BTW, I may have some inputs to this point: I don’t think having super grippy pedals is a downside for being able to shift. I guess that even with the grippiest pedals you’ll found, you’ll still have more side-to-side freedom to shift than with road clipless pedals. @toutestbon now trains with road clipless pedals, and I don’t think he reported any issue to shift. So having grippy pedals should really not be an issue.

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The Hope F20s I have on a couple of unicycles have taken a bit of a beating from getting dropped and going sliding across the ground. They are machined from solid and pretty substantial along the outer edge.

The RaceFace ones look like they might not be so good at getting dropped (sharp edge which might wear more) and look like they might be cast.

Likewise your oil-slick finish on the OneUp might not like getting scrubbed on the ground (and they also look like they may be cast) – to be fair the Hope anodising doesn’t do to well with that either though!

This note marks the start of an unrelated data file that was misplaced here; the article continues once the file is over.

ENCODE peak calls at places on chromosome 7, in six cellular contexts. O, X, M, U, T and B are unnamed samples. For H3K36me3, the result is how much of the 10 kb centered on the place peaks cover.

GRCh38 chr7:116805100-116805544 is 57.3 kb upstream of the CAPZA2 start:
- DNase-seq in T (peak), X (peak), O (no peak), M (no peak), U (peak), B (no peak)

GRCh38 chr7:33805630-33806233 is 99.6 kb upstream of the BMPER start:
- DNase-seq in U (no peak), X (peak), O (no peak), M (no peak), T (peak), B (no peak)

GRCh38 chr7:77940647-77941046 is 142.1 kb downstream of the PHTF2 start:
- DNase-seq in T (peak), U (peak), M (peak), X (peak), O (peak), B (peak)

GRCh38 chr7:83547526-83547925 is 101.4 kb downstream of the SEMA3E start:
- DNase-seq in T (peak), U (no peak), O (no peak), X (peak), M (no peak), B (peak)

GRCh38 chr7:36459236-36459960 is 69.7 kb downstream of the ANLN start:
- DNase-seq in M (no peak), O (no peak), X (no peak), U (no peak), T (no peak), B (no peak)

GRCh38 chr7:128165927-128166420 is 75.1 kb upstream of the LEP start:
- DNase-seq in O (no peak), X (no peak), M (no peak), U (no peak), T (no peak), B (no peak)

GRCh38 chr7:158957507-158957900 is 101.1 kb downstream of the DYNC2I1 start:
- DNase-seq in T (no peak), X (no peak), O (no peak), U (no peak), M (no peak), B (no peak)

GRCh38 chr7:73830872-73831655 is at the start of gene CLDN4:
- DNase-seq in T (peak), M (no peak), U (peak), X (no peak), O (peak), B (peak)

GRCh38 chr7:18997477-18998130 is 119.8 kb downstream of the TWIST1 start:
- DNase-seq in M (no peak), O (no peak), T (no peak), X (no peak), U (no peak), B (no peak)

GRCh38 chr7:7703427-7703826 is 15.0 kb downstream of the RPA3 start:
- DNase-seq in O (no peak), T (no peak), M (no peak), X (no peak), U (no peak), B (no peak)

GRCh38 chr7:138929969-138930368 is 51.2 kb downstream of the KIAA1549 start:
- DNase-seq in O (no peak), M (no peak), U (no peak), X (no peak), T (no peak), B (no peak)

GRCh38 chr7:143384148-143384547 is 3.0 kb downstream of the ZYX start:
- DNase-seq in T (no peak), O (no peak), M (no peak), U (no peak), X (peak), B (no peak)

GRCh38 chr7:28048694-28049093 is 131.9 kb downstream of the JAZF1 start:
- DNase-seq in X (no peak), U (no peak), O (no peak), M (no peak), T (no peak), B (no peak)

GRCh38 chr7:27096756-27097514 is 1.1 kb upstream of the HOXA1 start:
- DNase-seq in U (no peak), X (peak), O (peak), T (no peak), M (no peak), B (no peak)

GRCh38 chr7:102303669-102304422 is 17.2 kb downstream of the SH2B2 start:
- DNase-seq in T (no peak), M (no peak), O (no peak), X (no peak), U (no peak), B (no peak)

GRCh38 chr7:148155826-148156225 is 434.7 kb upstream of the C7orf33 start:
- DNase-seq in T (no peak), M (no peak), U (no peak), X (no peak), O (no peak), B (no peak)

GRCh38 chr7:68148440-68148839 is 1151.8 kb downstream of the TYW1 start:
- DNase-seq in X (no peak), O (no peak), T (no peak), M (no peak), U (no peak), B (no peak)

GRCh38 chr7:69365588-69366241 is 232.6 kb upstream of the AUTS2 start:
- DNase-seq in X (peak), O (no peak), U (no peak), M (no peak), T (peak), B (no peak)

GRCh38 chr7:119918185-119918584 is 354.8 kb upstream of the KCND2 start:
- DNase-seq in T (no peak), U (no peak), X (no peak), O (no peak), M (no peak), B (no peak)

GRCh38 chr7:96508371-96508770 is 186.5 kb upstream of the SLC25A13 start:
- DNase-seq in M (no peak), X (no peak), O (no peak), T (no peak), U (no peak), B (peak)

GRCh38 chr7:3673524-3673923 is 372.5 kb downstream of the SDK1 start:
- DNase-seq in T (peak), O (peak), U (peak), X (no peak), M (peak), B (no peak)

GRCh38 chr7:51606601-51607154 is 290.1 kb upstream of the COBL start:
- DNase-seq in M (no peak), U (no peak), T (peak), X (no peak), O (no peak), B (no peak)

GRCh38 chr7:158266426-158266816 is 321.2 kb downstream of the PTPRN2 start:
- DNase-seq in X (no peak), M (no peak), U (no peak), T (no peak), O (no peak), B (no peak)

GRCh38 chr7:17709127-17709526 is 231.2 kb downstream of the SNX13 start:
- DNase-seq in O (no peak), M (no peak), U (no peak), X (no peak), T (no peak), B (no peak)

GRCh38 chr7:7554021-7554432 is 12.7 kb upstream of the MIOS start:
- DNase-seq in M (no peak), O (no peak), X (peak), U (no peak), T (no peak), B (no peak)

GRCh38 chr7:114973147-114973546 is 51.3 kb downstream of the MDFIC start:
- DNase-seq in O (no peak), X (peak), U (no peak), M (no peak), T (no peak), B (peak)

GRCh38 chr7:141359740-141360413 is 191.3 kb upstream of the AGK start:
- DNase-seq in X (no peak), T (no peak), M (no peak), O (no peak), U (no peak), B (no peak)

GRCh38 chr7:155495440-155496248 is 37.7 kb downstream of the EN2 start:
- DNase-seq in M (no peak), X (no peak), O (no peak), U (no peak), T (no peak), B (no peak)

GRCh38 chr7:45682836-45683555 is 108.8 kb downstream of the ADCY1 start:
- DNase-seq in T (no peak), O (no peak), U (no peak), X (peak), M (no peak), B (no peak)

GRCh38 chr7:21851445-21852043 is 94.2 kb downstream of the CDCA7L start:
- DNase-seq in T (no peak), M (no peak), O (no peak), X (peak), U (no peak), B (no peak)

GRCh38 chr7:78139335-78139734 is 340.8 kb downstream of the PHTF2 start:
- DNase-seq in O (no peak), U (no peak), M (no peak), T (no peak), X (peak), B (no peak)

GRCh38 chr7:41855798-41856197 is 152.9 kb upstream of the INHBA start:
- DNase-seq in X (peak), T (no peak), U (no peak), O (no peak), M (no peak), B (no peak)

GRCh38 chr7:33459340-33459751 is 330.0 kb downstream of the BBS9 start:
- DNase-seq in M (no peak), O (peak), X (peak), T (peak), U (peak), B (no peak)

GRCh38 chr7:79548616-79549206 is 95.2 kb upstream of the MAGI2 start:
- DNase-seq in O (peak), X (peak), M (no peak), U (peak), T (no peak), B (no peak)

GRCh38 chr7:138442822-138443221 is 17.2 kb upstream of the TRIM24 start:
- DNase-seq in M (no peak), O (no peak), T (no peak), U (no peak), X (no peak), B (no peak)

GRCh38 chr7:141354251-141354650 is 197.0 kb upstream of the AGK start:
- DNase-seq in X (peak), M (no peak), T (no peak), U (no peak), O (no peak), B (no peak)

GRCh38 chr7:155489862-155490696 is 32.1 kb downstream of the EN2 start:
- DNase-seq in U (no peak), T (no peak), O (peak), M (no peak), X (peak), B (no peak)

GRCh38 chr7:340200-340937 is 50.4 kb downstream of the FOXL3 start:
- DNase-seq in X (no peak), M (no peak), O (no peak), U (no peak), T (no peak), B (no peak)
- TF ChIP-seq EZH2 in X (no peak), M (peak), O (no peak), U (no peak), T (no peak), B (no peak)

Dropping it might not be such an issue for you though.

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Thanks for this Maxence - this is reassuring and I can see the value of grip.

Nearly had a bad UPD when my foot got bounced up and half slid off the pedal. So I’d prefer some glue and learn to shift better.

Good points all round. I’ve got to remember that they are designed for bikes and bikes are less likely to bounce when they fall on the pedals, unlike how a uni dances during a UPD.

I am resigned to the fact any pedals finish is temporary and some may fair better than others, look worse faster.

Do you think cast pedals are by their nature weaker?

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And here you got why I’m so fond of clipless :wink:

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In general that seems to be the case (because of the grain structure in the casting) – I don’t have any specific evidence for pedals, but I’d think it would be just the same.